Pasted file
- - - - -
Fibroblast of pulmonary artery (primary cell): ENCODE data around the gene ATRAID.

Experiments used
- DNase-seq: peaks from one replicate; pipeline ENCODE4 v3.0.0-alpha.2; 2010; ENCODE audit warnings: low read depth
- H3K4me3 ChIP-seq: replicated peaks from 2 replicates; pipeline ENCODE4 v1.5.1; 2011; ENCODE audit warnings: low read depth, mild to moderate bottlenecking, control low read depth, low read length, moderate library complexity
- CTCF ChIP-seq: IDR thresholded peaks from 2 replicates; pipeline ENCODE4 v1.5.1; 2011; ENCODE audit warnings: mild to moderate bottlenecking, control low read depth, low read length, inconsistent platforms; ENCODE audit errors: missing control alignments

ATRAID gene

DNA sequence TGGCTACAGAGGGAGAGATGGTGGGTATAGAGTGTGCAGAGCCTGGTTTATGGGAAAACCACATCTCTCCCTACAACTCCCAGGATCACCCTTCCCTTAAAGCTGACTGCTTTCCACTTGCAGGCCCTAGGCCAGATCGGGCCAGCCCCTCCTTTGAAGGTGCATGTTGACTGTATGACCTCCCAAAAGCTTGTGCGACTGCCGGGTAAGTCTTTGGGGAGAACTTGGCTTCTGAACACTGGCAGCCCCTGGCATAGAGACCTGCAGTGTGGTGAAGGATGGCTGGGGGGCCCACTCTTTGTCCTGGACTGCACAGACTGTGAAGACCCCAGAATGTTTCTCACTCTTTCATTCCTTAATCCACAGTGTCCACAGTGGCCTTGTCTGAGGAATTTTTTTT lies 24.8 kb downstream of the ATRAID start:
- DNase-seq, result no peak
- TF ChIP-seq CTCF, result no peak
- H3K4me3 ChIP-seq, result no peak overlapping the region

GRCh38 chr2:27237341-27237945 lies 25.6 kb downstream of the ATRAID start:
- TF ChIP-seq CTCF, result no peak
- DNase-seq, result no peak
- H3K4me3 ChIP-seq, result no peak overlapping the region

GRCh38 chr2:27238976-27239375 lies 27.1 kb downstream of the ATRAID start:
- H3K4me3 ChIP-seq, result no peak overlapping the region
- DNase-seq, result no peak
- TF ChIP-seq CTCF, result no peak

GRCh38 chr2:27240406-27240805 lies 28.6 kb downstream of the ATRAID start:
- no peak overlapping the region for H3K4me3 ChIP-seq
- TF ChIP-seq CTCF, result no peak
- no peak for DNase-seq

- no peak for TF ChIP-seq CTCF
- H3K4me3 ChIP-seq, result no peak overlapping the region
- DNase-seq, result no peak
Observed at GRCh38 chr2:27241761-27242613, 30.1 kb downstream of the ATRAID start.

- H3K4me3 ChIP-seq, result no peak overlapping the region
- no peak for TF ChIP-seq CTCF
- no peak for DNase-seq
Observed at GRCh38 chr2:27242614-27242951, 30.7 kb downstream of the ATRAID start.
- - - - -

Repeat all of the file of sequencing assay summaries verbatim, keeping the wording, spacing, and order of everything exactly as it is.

Fibroblast of pulmonary artery (primary cell): ENCODE data around the gene ATRAID.

Experiments used
- DNase-seq: peaks from one replicate; pipeline ENCODE4 v3.0.0-alpha.2; 2010; ENCODE audit warnings: low read depth
- H3K4me3 ChIP-seq: replicated peaks from 2 replicates; pipeline ENCODE4 v1.5.1; 2011; ENCODE audit warnings: low read depth, mild to moderate bottlenecking, control low read depth, low read length, moderate library complexity
- CTCF ChIP-seq: IDR thresholded peaks from 2 replicates; pipeline ENCODE4 v1.5.1; 2011; ENCODE audit warnings: mild to moderate bottlenecking, control low read depth, low read length, inconsistent platforms; ENCODE audit errors: missing control alignments

ATRAID gene

DNA sequence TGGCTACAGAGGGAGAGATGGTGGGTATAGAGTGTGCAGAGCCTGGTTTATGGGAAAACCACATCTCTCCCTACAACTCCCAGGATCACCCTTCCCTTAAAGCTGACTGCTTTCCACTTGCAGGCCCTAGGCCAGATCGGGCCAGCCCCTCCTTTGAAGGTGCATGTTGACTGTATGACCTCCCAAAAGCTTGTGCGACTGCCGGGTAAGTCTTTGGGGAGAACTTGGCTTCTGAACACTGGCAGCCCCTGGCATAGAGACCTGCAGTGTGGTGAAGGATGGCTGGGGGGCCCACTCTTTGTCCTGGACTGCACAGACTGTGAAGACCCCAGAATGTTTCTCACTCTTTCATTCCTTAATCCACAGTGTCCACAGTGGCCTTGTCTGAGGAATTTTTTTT lies 24.8 kb downstream of the ATRAID start:
- DNase-seq, result no peak
- TF ChIP-seq CTCF, result no peak
- H3K4me3 ChIP-seq, result no peak overlapping the region

GRCh38 chr2:27237341-27237945 lies 25.6 kb downstream of the ATRAID start:
- TF ChIP-seq CTCF, result no peak
- DNase-seq, result no peak
- H3K4me3 ChIP-seq, result no peak overlapping the region

GRCh38 chr2:27238976-27239375 lies 27.1 kb downstream of the ATRAID start:
- H3K4me3 ChIP-seq, result no peak overlapping the region
- DNase-seq, result no peak
- TF ChIP-seq CTCF, result no peak

GRCh38 chr2:27240406-27240805 lies 28.6 kb downstream of the ATRAID start:
- no peak overlapping the region for H3K4me3 ChIP-seq
- TF ChIP-seq CTCF, result no peak
- no peak for DNase-seq

- no peak for TF ChIP-seq CTCF
- H3K4me3 ChIP-seq, result no peak overlapping the region
- DNase-seq, result no peak
Observed at GRCh38 chr2:27241761-27242613, 30.1 kb downstream of the ATRAID start.

- H3K4me3 ChIP-seq, result no peak overlapping the region
- no peak for TF ChIP-seq CTCF
- no peak for DNase-seq
Observed at GRCh38 chr2:27242614-27242951, 30.7 kb downstream of the ATRAID start.